A Biblical Theology of Dessert

foodBethany Jenkins has kicked off what promises to be a fascinating blog series on—of all things—the making, selling, buying, and eating of . . . chocolate cake, apple pie, and no-bake cookies. Continuing to explore the subject of vocation, Bethany has begun this week’s series by sketching a Biblical Theology of Dessert.

Sounds tasty, doesn’t it?

In truth, I’ve never thought about dessert in the Bible. I’ve considered the importance of food—it’s blessedness in the Garden, its role in the Fall, and its place in redemption. But dessert? I like dessert, but I’ve never considered what Scriptures says about it.

So I am thankful for Bethany’s interest in brownies and her theological inquisitiveness to dive into this subject. I would encourage you to tune in to this series and to let the theology of the Bible interpret the sweets you eat.

Let me give you a taste of her article: After noting the complex relationship of sweets in the Scripture, she speaks of the three modes of eating in the Bible—ordinary, fasting, and feasting. Moving past the first, she quotes Kyle Werner and Tim Keller to explain the importance of food in our lives.

In feasting and fasting, however, we see two very different modes of eating. According to Kyle Werner, a classical composer, amateur chef, and former Gotham Fellow:

In the Bible, we see God regularly calling his people to fast and to feast. Through fasting, we learn an increased dependence on God’s strength; our physical appetite helps intensify our spiritual appetite. On the other hand, feasting reminds us of the original goodness and bounty of God’s creation, the redeeming work he is doing, and our fellowship in the body of Christ. Our regular eating routines can benefit greatly by being expanded in both directions through the extremes of these two spiritual disciplines.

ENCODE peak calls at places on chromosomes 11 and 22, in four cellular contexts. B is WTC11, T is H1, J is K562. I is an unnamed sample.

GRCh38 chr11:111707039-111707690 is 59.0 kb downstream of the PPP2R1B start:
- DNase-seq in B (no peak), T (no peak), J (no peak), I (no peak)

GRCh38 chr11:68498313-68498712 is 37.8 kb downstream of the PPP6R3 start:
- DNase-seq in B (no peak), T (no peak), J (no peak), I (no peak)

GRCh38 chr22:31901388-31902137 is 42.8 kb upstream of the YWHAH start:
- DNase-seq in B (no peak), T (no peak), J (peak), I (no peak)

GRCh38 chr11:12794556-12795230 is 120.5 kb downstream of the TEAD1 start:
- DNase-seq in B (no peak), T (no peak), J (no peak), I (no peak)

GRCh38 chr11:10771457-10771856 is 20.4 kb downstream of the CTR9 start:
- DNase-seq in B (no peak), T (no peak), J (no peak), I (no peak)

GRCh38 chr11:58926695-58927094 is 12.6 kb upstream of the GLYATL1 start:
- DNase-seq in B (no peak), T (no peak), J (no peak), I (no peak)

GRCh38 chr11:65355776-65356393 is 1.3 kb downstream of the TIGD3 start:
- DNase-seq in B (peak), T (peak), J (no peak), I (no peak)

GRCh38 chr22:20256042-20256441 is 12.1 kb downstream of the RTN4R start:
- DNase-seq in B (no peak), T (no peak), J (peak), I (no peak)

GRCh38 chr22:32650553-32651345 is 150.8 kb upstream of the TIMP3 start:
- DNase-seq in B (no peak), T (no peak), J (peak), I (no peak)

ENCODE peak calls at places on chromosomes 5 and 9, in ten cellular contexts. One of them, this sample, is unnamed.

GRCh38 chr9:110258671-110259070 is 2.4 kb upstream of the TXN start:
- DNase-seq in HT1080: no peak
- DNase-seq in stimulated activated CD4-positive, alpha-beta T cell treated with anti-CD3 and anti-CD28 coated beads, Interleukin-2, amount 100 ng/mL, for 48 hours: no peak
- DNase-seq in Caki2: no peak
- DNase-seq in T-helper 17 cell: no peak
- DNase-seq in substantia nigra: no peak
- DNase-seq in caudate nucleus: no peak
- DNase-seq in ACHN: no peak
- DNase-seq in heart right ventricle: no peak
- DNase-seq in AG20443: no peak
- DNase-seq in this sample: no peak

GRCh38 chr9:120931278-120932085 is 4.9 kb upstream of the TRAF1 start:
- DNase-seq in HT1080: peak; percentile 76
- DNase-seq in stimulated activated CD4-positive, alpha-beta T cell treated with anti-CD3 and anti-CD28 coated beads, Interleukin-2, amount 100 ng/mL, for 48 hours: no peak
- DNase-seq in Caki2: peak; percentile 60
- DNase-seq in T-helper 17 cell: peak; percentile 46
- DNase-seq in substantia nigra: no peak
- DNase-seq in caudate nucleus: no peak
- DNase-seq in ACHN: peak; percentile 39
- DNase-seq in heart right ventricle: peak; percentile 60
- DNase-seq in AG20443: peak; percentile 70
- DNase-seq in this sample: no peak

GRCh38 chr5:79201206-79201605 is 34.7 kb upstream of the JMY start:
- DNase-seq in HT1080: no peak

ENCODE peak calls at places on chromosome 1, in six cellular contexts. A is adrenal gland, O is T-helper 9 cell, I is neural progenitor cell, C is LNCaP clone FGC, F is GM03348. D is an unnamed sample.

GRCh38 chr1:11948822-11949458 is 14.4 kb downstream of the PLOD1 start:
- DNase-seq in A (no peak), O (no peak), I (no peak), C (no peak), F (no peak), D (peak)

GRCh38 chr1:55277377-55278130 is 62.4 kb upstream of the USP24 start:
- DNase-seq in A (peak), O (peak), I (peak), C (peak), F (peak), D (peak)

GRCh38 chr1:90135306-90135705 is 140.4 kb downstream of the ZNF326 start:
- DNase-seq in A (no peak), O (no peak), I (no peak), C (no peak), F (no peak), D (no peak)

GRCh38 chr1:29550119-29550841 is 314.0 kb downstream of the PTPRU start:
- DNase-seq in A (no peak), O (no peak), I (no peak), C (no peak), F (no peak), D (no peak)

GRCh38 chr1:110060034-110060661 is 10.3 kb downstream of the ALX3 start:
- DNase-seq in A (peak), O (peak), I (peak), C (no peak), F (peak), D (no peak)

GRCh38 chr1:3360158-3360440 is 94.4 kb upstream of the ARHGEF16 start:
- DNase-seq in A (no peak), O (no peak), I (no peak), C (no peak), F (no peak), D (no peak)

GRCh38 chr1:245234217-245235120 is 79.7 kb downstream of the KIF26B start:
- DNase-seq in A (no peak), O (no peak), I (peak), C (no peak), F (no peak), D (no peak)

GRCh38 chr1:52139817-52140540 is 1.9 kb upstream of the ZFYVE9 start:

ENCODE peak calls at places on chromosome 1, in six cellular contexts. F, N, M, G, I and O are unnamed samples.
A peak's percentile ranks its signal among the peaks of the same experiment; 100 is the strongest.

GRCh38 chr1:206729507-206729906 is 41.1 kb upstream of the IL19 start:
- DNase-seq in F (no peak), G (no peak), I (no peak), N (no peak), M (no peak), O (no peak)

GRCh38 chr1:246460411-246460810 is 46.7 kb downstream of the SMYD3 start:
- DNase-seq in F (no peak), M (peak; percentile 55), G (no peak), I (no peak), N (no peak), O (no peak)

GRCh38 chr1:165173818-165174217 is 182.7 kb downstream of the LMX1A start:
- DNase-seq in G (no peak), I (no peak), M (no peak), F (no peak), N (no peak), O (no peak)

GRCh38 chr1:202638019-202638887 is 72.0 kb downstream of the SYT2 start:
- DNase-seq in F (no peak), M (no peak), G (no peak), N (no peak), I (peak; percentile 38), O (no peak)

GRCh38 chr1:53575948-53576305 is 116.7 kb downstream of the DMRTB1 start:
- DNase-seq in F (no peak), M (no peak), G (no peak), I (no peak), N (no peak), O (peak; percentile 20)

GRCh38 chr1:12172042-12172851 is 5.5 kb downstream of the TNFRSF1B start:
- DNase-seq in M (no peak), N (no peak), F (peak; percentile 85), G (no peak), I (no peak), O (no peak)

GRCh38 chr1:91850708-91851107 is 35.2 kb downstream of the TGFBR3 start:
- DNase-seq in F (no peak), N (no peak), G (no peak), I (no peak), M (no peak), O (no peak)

In feasting we see the glorious purpose of dessert. Although it is not necessary to life for daily sustenance, dessert can give us a foretaste of the divine. In Every Good Endeavor, Tim Keller writes:

The work-obsessed mind—as in our Western culture—tends to look at everything in terms of efficiency, value, and speed. But there must also be an ability to enjoy the most simple and ordinary aspects of life, even ones that are not strictly useful, but just delightful. Surprisingly, even the reputedly dour Reformer John Calvin agrees. In his treatment of the Christian life, he warns against valuing things only for their utility: “Did God create food only to provide for necessity [nutrition] and not also for delight and good cheer? . . . Did he not, in short, render many things attractive to us, apart from their necessary use?”

For more on a biblical theology of dessert, see Bethany’ whole post: “Toward a Theology of Dessert,” as well as the YouTube video included at the end of her post: “A Theology of Food” by David Kim.

Soli Deo Gloria, dss


Via Emmaus: A Christ-Centered Walk Through the Bible

Yesterday, The Gospel Coalition ran an article on how to teach through the whole counsel of Scripture in a year.  It was something that I wrote based on the things I learned when our church walked through the Bible together in 2010.  For those who are interested in what those lessons looked like, here are the lessons I shared with our people each week.

Introduction: An Overview of the Bible

Genesis 1-11: The Beginning of It All
Genesis 12-50: Four Families Under the Faithfulness of God
Exodus 1-15: Salvation Through Substitution & Conquest